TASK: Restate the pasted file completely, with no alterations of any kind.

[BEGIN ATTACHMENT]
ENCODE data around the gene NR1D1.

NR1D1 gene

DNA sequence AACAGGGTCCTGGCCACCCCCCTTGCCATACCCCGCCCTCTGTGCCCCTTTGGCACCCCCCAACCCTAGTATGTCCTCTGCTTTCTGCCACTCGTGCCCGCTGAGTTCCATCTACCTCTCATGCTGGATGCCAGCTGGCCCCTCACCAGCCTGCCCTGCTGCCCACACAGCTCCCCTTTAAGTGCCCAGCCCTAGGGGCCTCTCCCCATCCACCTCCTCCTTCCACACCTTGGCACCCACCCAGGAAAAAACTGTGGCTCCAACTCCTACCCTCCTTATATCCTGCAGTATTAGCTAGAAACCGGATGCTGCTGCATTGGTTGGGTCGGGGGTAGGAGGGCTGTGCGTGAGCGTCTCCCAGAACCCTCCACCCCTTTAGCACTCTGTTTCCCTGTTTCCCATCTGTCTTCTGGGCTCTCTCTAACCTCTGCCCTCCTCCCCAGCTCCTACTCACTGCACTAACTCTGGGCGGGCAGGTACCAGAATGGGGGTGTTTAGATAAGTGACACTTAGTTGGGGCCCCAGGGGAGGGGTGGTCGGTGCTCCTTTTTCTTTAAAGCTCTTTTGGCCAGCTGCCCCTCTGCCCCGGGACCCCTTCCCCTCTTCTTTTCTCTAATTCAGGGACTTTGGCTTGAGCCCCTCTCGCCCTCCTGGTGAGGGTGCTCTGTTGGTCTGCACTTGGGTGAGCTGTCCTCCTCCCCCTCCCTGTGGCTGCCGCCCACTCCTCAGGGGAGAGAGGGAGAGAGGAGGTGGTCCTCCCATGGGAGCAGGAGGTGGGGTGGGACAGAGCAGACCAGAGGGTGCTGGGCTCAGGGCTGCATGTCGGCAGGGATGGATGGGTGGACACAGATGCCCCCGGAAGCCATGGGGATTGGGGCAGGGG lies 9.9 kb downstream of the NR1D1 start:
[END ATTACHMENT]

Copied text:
ENCODE data around the gene NR1D1.

NR1D1 gene

DNA sequence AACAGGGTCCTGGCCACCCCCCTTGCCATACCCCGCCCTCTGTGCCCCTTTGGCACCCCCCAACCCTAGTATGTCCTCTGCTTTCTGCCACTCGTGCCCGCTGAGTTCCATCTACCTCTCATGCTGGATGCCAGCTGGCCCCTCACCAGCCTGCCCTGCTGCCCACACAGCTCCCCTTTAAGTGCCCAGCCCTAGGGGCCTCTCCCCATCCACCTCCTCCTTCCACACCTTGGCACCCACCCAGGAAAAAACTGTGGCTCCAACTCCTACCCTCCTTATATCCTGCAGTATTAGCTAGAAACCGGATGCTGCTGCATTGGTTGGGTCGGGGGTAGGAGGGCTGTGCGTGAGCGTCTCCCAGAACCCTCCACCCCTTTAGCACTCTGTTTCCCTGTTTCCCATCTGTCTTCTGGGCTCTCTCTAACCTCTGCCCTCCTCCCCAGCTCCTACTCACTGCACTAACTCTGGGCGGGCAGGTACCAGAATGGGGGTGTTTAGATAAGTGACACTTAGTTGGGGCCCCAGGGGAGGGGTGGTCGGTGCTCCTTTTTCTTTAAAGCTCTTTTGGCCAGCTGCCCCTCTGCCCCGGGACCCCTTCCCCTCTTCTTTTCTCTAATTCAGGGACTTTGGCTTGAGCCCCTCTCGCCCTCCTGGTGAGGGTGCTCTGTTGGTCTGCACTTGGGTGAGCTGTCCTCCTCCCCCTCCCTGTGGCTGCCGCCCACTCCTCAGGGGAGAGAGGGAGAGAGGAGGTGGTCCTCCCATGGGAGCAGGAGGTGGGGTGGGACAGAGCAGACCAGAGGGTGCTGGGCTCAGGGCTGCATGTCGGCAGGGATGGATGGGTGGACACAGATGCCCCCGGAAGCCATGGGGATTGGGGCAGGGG lies 9.9 kb downstream of the NR1D1 start: